Guthrie to U.S. Senate: Why punt when you could have scored on payroll tax cut?
12/20/2011 07:21 AM
The U.S. House Republicans’ decision to turn down the Senate’s proposal on extending the payroll tax cuts for two months is necessary to offer stability and take responsibility for more than just temporary fixes, said Republican U.S. Rep. Brett Guthrie of Bowling Green.
The House is expected to vote down the Senate’s measure Tuesday.
Guthrie told Pure Politics early Tuesday morning that the Senate took the quick way out instead of finding a way to extend the break on Social Security payroll taxes. Instead of going along with the Senate’s extension for two months, the House Republicans are pushing a package of provisions with a full year of the payroll tax cut such as an extension of unemployment benefits —with some tweaks — plus a two-year extension of Medicare reimbursement rates for doctors.
House Republicans are bracing for political backlash expected once they vote down the two-month extension of a tax cut.
“This seems to play into the president’s political scenario — that he wants to blame the House of Representatives. But my point is, it’s time to govern,” Guthie said.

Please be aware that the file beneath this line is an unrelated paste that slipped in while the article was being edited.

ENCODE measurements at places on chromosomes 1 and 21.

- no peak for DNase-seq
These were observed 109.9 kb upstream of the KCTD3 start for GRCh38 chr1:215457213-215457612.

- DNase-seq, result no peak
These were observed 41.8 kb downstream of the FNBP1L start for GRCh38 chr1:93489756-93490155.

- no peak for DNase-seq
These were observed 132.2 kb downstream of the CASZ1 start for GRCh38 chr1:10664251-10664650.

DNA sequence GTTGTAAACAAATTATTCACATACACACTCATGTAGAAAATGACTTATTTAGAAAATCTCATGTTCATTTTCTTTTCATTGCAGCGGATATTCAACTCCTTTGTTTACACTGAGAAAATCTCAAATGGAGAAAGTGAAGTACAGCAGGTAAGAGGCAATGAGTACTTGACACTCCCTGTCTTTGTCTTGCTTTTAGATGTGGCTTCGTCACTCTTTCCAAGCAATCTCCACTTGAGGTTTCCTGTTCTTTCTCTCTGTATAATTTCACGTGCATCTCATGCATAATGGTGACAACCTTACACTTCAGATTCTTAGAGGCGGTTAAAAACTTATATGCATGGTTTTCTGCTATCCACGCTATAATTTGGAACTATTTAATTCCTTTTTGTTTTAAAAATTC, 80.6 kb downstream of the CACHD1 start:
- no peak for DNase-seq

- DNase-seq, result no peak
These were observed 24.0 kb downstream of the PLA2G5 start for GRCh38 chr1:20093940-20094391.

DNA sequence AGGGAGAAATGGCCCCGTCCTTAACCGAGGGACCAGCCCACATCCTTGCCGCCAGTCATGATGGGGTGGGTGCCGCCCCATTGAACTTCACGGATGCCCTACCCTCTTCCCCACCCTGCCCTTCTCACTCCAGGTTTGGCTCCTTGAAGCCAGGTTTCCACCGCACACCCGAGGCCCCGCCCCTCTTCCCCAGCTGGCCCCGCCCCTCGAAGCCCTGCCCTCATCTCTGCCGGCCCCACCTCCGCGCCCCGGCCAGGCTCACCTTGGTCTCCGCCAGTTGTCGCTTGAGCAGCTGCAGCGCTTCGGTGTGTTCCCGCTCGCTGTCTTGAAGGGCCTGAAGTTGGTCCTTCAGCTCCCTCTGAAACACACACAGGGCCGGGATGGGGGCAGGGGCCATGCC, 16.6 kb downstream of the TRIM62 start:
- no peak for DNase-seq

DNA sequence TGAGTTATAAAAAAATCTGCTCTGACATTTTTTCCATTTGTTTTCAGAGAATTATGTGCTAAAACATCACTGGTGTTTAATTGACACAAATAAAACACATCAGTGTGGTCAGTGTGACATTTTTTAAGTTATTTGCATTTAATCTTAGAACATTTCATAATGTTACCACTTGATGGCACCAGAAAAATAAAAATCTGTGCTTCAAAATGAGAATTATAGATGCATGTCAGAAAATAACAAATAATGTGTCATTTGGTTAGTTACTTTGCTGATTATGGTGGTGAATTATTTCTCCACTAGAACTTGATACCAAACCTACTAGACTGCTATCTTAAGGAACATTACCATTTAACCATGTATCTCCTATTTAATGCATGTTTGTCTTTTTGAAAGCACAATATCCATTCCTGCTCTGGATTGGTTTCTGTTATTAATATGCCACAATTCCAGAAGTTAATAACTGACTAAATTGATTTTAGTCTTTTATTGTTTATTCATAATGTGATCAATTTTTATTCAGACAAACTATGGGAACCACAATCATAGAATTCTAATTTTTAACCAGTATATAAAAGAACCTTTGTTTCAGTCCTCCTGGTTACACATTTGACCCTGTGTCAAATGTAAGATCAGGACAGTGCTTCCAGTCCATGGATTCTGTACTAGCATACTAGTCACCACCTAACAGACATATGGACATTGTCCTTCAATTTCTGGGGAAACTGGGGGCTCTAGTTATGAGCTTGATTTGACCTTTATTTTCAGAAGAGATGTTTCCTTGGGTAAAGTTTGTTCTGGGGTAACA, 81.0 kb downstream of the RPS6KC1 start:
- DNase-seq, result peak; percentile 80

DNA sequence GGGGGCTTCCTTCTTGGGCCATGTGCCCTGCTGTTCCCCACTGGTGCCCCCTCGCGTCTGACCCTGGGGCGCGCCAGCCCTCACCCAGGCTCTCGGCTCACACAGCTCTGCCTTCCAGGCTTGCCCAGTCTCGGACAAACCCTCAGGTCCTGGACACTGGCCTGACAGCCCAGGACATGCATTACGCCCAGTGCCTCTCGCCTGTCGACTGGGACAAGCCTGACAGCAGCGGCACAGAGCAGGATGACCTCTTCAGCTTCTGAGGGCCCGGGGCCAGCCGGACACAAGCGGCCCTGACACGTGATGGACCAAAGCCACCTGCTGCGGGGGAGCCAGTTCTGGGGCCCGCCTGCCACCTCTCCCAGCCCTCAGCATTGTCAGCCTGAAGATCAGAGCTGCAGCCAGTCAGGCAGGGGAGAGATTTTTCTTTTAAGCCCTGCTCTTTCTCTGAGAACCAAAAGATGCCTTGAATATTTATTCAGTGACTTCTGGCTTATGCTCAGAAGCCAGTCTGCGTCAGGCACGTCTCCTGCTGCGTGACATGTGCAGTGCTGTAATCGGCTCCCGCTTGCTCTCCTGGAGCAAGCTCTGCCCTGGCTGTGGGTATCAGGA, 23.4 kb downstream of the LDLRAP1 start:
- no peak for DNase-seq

And he said in that case, the Senate failed by passing its bill and going home instead of being willing to negotiate further with the House.
“The Senate bill is no more than punting at a football game when yo have the opportunity to score,” Guthrie said.
The Senate voted for the two-month extension on Saturday 89-10 — with both of Kentucky’s Republican U.S. Senators Mitch McConnell and Rand Paul voting for it. McConnell was credited for helping broker the deal.
“I think he thought that was the best he could get out of the Senate,” Guthrie said of McConnell. “I have not personally talked to him. But he has said he supports the position of putting conferees together.”
Guthrie blamed Democratic Senate Leader Harry Reid for resisting a conference committee between Republicans and Democrats to hammer out how to pay for a full year extension of the payroll tax holiday.
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